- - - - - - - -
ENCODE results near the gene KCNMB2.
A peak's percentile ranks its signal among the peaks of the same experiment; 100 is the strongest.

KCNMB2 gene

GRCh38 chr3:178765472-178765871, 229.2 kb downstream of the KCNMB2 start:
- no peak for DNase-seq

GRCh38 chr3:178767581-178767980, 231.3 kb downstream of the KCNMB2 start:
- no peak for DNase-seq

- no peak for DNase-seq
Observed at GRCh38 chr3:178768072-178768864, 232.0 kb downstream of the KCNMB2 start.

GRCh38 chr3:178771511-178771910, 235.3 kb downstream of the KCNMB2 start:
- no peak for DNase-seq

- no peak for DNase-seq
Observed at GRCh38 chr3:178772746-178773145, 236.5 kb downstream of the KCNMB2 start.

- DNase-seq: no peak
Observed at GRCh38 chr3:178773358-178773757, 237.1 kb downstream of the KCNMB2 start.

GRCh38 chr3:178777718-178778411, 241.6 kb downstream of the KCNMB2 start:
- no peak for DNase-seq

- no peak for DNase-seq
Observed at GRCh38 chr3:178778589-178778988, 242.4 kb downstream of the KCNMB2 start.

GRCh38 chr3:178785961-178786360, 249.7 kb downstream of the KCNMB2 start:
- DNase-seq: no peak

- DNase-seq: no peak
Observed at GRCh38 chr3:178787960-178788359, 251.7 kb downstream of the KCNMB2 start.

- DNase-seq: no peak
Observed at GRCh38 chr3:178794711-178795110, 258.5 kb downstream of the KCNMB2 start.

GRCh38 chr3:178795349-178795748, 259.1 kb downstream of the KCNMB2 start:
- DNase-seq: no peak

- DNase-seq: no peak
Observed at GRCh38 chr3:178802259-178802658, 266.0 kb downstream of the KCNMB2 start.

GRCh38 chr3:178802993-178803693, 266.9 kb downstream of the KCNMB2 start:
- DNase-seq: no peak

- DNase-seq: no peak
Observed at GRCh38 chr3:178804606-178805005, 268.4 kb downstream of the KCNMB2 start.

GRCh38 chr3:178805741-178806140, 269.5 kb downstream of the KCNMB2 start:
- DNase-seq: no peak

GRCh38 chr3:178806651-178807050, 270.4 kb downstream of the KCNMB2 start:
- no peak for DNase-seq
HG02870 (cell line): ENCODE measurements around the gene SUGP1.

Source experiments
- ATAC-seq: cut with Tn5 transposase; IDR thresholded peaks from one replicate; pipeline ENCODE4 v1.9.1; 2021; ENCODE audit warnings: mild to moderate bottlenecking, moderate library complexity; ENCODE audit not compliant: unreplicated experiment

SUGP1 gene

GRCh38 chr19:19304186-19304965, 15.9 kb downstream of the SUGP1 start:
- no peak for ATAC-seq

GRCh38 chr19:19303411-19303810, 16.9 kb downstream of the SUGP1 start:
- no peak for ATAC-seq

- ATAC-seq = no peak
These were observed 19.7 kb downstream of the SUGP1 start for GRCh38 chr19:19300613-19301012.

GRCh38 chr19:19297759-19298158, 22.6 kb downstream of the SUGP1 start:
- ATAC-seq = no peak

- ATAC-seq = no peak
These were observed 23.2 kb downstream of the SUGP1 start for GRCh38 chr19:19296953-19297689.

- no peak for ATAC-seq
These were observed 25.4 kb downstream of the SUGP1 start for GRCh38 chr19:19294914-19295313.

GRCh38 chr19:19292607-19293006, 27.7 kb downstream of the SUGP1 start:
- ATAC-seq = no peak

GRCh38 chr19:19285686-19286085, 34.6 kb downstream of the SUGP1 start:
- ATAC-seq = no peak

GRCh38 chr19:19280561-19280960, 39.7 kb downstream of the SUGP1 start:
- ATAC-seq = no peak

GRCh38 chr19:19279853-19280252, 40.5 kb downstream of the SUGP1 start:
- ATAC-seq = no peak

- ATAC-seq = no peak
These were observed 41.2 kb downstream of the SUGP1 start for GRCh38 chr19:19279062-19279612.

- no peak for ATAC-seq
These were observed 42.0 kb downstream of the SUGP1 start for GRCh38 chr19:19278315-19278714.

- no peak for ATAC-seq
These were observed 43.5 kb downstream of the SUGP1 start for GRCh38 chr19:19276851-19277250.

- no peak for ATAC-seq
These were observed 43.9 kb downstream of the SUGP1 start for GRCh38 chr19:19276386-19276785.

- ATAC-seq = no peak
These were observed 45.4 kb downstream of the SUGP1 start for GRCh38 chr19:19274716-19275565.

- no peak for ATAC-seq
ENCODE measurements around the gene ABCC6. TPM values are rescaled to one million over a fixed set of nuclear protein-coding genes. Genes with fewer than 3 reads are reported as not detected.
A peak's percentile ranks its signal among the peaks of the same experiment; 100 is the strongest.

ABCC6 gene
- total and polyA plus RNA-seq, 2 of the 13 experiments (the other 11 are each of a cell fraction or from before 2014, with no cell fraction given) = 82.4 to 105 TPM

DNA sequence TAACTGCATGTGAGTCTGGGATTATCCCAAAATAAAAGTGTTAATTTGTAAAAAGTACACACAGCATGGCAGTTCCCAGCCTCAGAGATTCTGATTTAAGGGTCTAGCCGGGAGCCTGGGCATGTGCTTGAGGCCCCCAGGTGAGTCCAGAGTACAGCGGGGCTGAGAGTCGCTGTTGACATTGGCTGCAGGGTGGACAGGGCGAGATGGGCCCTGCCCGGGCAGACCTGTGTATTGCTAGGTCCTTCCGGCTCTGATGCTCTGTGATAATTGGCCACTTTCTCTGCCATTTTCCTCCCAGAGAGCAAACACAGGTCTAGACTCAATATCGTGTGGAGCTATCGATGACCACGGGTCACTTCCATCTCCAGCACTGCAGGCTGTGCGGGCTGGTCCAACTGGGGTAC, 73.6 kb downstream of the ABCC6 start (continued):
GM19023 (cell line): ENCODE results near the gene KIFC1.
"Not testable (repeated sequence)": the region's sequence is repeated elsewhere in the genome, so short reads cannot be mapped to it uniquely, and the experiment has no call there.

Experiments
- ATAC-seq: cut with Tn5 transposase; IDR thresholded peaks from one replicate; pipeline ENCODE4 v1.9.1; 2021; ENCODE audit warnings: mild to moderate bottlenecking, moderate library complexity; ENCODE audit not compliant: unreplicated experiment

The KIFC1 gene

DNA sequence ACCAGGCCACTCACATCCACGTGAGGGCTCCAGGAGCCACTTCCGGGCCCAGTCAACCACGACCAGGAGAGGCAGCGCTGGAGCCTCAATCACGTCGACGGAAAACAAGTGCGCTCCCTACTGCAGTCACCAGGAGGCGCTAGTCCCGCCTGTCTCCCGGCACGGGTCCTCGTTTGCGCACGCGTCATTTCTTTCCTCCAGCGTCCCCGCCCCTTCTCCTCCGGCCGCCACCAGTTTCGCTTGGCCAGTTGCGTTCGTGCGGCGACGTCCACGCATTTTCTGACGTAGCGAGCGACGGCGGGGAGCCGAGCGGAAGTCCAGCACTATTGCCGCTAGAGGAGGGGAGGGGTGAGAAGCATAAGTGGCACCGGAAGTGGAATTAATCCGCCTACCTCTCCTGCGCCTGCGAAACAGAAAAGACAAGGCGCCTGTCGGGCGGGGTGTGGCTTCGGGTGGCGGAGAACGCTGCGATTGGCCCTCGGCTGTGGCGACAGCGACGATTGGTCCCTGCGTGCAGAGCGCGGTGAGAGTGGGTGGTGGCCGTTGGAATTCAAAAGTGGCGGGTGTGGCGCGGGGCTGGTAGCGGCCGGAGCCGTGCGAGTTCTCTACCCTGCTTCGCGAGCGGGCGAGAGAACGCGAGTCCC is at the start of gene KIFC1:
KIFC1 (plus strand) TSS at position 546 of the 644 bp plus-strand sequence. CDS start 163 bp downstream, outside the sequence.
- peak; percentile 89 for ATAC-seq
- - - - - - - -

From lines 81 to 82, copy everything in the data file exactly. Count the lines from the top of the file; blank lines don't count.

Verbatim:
- ATAC-seq: cut with Tn5 transposase; IDR thresholded peaks from one replicate; pipeline ENCODE4 v1.9.1; 2021; ENCODE audit warnings: mild to moderate bottlenecking, moderate library complexity; ENCODE audit not compliant: unreplicated experiment

The KIFC1 gene